A famous walrus in Norway has been killed after the government there thought it was getting a little too close for comfort when it came to human contact.
The Director General at the Norwegian Directorate of Fisheries announced Sunday that Freya -- the 1,300 pound walrus in question -- was euthanized after officials deemed its habits of approaching humans and their boats were becoming too dangerous and a risk to the public.
Frank Bakke-Jensen, the honcho, says, "The decision to euthanize the walrus was made based on an overall assessment of the continued threat to human safety."
Freya made a splash this summer after flopping itself into boats near the Oslo Fjord -- where they'd often be docked. In some cases, she partially sank the vessels ... and in others, she was able to catch a little tan in the sun, minding her own business as people looked on.
Freya, the 600-kg walrus, has taken up residence in Norway's 🇳🇴capital city of Oslo, capturing the hearts of locals while basking in the sun.
It might be those same people who are to blame for this, so say Norwegian officials. Their rationale to putting the animal down has been chalked up to the massive crowds that would form around Freya whenever she'd come near -- which is rare for walruses.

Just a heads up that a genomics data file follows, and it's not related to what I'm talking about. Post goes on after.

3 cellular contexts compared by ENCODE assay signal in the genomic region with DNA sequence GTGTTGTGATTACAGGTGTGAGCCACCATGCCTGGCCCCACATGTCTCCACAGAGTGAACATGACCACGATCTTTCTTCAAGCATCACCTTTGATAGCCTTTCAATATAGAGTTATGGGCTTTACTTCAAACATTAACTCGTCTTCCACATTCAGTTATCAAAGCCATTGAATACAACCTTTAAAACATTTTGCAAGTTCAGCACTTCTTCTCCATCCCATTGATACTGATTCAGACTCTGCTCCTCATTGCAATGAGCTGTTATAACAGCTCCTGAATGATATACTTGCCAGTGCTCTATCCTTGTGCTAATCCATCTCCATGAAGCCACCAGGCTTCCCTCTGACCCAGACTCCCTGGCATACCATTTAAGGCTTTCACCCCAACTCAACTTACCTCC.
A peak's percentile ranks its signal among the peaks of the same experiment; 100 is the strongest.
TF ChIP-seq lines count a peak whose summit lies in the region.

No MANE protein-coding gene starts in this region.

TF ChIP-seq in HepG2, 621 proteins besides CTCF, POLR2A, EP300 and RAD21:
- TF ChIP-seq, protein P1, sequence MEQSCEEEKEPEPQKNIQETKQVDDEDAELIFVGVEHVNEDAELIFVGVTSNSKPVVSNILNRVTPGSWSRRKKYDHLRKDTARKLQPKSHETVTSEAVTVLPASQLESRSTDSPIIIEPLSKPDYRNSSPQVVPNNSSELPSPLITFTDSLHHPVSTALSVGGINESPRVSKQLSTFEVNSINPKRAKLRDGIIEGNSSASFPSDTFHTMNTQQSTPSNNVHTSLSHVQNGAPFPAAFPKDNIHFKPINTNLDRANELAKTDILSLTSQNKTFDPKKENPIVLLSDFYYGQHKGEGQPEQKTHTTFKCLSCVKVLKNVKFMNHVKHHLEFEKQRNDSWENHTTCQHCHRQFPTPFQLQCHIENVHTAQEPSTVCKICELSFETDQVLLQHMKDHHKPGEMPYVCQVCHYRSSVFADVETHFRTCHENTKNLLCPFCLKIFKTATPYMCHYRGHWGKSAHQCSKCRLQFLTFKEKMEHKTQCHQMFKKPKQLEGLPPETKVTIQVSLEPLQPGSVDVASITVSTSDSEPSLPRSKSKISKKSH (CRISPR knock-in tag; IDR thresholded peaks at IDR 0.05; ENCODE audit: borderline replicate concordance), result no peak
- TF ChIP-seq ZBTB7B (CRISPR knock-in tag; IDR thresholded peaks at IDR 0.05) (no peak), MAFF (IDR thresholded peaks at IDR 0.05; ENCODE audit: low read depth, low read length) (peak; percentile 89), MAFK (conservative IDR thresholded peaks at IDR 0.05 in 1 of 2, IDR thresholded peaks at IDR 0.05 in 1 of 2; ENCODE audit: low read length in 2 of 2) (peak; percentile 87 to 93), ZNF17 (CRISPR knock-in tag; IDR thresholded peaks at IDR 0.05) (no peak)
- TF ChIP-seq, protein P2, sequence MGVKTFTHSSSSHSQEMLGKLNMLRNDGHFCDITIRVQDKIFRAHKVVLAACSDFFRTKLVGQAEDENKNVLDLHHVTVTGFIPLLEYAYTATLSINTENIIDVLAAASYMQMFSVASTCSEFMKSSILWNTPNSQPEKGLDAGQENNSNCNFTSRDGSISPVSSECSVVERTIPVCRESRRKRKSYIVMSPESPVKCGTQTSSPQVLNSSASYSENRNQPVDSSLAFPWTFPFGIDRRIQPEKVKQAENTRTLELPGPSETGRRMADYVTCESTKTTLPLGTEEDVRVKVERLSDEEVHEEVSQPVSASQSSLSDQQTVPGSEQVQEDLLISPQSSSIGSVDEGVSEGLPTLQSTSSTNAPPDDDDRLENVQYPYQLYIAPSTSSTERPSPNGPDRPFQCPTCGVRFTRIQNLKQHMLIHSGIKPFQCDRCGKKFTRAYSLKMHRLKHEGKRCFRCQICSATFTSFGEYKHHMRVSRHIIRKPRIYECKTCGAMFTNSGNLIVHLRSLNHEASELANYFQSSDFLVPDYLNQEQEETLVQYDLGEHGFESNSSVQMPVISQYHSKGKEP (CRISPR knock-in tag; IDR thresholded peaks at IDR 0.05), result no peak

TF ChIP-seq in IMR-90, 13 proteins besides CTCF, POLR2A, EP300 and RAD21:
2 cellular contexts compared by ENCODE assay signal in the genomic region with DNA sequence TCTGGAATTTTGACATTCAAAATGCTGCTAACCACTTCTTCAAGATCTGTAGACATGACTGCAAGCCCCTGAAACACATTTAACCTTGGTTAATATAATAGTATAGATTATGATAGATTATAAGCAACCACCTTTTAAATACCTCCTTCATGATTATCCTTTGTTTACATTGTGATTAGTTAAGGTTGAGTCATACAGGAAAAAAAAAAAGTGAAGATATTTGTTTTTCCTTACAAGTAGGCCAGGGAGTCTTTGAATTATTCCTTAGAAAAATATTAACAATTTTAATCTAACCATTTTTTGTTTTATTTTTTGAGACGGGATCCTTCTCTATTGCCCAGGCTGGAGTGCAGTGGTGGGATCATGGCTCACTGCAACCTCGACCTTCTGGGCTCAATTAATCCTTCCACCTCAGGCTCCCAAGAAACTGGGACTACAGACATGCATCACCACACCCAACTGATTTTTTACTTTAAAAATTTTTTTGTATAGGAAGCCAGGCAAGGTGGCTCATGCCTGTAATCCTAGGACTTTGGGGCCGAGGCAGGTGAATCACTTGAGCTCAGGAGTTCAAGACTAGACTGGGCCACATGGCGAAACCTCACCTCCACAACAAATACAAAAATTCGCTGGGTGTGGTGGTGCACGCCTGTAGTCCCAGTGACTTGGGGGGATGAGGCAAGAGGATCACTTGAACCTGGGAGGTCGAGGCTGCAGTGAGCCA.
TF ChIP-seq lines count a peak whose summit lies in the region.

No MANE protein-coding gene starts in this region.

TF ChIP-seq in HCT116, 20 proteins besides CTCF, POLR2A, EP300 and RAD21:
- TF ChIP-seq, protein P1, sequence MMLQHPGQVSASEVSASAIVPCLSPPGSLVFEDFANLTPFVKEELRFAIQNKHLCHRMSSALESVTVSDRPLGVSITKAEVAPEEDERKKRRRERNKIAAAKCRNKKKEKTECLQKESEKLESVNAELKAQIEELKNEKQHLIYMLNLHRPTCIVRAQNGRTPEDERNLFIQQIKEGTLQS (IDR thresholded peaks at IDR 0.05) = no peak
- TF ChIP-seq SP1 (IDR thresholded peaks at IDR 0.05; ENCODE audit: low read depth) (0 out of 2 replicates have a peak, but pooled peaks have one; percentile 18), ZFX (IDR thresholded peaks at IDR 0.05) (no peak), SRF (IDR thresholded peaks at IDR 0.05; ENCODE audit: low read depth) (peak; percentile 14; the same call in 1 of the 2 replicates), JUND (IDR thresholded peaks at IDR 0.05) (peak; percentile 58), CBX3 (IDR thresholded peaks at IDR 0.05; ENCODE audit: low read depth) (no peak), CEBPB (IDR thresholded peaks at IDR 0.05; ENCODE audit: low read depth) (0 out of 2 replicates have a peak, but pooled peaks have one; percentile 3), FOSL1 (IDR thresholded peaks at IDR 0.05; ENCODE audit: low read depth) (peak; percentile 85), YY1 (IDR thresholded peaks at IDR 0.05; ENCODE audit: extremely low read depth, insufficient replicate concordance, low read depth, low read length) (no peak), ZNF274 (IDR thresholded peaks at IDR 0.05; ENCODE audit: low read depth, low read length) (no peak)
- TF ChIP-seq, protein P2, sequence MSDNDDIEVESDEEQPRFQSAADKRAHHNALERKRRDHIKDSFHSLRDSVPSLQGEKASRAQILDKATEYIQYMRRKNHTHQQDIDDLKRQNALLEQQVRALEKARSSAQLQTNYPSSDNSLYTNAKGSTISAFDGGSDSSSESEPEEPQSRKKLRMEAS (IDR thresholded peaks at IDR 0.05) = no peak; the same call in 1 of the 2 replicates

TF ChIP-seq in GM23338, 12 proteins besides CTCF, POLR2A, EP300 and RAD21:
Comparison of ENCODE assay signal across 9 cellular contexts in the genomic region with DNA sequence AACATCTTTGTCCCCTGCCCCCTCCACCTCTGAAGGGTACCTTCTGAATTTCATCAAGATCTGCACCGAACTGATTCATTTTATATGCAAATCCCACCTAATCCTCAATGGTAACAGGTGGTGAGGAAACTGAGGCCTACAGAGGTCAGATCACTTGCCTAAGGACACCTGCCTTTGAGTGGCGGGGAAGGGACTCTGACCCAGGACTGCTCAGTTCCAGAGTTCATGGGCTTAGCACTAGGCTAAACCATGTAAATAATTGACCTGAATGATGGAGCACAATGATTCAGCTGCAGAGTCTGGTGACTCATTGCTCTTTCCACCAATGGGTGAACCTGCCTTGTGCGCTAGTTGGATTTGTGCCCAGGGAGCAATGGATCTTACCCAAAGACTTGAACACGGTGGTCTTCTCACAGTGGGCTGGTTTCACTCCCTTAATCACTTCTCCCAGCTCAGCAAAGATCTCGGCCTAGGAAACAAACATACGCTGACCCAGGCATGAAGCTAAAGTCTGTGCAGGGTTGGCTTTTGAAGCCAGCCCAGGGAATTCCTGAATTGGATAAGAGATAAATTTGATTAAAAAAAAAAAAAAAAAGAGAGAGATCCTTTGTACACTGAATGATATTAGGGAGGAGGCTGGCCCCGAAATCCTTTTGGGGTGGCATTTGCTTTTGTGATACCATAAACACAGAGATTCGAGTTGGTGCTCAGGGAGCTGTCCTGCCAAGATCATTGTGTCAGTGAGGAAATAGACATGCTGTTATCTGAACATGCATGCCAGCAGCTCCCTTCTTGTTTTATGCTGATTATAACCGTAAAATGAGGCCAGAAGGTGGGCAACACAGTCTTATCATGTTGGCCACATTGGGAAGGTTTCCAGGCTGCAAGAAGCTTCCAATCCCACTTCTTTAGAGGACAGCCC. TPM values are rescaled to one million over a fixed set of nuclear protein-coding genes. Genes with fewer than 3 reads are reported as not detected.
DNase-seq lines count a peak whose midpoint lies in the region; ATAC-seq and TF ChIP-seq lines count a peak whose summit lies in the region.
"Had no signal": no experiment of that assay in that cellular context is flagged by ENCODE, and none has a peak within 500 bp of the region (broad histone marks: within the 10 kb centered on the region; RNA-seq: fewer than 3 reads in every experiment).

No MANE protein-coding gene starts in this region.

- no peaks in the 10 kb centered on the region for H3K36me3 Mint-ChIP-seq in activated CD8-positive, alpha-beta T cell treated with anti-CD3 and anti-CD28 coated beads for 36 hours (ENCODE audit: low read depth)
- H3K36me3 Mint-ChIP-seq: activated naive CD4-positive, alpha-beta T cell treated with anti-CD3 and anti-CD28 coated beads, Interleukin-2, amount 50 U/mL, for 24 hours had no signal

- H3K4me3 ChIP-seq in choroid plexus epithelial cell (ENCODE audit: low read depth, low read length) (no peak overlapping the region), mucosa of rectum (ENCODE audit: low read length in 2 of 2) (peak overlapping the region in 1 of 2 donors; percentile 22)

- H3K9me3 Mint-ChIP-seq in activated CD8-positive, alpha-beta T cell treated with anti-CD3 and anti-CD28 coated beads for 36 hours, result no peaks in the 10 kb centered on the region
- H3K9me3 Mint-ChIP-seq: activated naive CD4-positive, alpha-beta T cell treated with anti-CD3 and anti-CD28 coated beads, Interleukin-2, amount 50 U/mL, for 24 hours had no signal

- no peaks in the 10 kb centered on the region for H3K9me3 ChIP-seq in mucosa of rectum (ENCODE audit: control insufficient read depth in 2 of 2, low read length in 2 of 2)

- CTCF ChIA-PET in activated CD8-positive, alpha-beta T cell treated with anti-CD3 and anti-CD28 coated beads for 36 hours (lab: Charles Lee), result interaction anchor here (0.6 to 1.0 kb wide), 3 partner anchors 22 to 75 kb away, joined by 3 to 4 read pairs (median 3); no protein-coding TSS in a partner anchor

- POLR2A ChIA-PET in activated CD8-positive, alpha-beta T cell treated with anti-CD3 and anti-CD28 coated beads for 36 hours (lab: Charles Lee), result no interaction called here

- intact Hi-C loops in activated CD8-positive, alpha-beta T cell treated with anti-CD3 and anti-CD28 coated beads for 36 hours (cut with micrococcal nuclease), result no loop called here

Spectators would approach and take selfies, something the government says was towing the line of potential harm -- and which caused officials to warn everyone to stay away.
In memory of #Freya - the wandering Walrus that graced us here Shetland last winter.
MURDERED today by the Directorate of Fisheries in #Norway because she was perceived as a "continued threat to human safety".
Some are angry that the walrus was euthanized, arguing it wasn't necessary and that it would eventually swim away on its own. But the fisheries director is holding his ground on the call -- telling CNN, "We have sympathies for the fact that the decision can cause reactions with the public, but I am firm that this was the right call," Bakke-Jensen continued. "We have great regard for animal welfare, but human life and safety must take precedence."